What’s the point?

I have a dead zone in my brain. You know, that place where things you try to learn just won’t stick? If the formula for calculating percentages doesn’t dwell in mine, it’s definitely in the neighborhood. (Don’t tell my math teacher son.) Most tasks involving word usage reside in livelier areas, but one that doesn’t is the “point” referred to in the title of this post. That would be, Point-of-View—or POV if you’re into acronyms.

I have a dead zone in my brain. You know, that place where things you try to learn just won’t stick? If the formula for calculating percentages doesn’t dwell in mine, it’s definitely in the neighborhood. (Don’t tell my math teacher son.) Most tasks involving word usage reside in livelier areas, but one that doesn’t is the “point” referred to in the title of this post. That would be, Point-of-View—or POV if you’re into acronyms.

Oh, not everything about POV falls into my dead zone. I understand that it refers to which character tells the story and from what distance. I know the relevant terms: single, dual, multiple, omniscient, limited, unlimited, first, second, third, close. I’m aware of at least some of the advantages and disadvantages of writing in each, and I’ve written in all but one of them. Omniscient.

On second thought, I don’t remember everything I’ve written. I may have used omniscient at some point in my life, but probably by mistake. I’ve been told omniscient viewpoint was more popular in the past, so no doubt I came across it in the classics I’ve read. Today, literary writers most often use it. According to Elizabeth Lyon in Manuscript Makeover, it’s a viewpoint best reserved for use by “gifted” writers.

What I can’t retain is recognition of omniscient viewpoint—or maybe that it exists at all. Unless I’m forewarned, each time I encounter it I mistake it for an error, a POV slip by the author. (Revealing my ignorance today, aren’t I?) So, I go back and read about omniscient viewpoint and study the examples. I understand it. I think I’ll remember this time. Then whoosh, right into that dead zone it slips.

Maybe I’d have to use it in writing to make it stick in my brain. But I don’t want to. I’d probably do it wrong anyway. Lately, I’ve been looking at the characters in my WIP and wondering how long I can stick to my vow to write in single POV this time, but omniscient … nah.

Speak to me: What’s in your dead zone? Do you have any thoughts on omniscient—or any other POV? How’s the weather?

It’s YA and bleak! Why the heck am I writing this story?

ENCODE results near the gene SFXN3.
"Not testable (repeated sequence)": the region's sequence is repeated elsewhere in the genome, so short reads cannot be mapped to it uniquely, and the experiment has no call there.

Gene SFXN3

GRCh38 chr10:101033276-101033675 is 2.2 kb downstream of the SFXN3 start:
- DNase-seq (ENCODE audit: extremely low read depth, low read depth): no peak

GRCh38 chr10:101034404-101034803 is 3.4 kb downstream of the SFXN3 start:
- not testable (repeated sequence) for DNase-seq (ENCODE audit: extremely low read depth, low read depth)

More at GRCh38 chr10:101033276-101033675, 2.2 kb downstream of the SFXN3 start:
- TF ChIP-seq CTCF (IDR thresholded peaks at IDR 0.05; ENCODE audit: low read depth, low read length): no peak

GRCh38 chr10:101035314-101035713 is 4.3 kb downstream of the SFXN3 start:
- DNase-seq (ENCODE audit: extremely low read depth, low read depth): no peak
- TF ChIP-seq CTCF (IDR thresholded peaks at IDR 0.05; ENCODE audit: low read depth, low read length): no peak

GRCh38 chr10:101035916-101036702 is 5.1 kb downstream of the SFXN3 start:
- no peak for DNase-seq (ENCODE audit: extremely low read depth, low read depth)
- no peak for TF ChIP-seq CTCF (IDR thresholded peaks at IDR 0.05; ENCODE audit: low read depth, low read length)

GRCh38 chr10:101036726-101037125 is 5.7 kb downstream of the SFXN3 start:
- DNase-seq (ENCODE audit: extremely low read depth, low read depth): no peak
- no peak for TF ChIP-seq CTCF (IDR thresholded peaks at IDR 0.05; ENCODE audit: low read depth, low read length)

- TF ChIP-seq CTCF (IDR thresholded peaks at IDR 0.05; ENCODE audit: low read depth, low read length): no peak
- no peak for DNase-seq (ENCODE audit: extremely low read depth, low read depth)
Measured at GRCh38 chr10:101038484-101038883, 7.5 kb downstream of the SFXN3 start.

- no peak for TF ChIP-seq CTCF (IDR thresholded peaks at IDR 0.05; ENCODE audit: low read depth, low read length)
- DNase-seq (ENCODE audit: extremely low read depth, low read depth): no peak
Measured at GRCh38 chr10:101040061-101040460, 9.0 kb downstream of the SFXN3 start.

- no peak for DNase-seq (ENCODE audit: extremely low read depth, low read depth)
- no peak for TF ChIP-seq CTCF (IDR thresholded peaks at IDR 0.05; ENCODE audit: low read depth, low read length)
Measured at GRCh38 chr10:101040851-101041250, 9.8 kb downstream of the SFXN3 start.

I’m writing a story unlike any I’ve written before. It’s sort of YA dystopian. I didn’t ask for this story, I dreamed it. Actually, it was too intense to call a dream, so let’s call it a nightmare—the kind you force yourself to wake from because you’re too afraid to see the end.

I’m writing a story unlike any I’ve written before. It’s sort of YA dystopian. I didn’t ask for this story, I dreamed it. Actually, it was too intense to call a dream, so let’s call it a nightmare—the kind you force yourself to wake from because you’re too afraid to see the end.

Is it that intense on paper? No. At least, not yet. This has been my first attempt at writing without any preliminary writing—no crucial scenes pre-written, no dialogue already recorded. I don’t like writing first drafts. I know in my head where the story is going, but since I haven’t written the climactic scene, it’s driving me nuts not knowing if it’s going to turn out well. Yet, I keep plugging away.

This story has already gone through major changes. I’ve altered the original ending, which I sensed, but didn’t actually see, in my dream. I made that decision because I realized early that this was not a story about a girl; this was a girl’s story. I needed to tell it all from her point of view.

I’m eons way from my teen years. It’s not easy for me to get deep into the mindset of a 15 year-old girl. I have teen-aged granddaughters, so I’m not totally out of that world, but still …

So, yeah. That’s what I’m working on. I’m trying to ignore that inner critic asking me what makes me think I can write this story … or pointing out how much time I’ll have wasted when it fails. Someday I’m going to make her the victim in a violent tale.

Your turn: What sort of challenges do you set for yourself?

Who’s telling your story … and when?

In my last post, I said it was time to write my next book. Some of you may have noticed a post or two in the last few weeks indicating I’d already started that book. If you go back a few months, I talked about another book I’d started. Yeah, I’m having problems making a decision and sticking to it.

In my last post, I said it was time to write my next book. Some of you may have noticed a post or two in the last few weeks indicating I’d already started that book. If you go back a few months, I talked about another book I’d started. Yeah, I’m having problems making a decision and sticking to it.

Last night, I opened one of the books and read the opening. I liked it, but something was off. I felt distanced. So, I closed the file and went to bed. Of course, I couldn’t fall asleep because I kept trying to figure out how to fix the problem. I finally drifted off considering a change in point of view.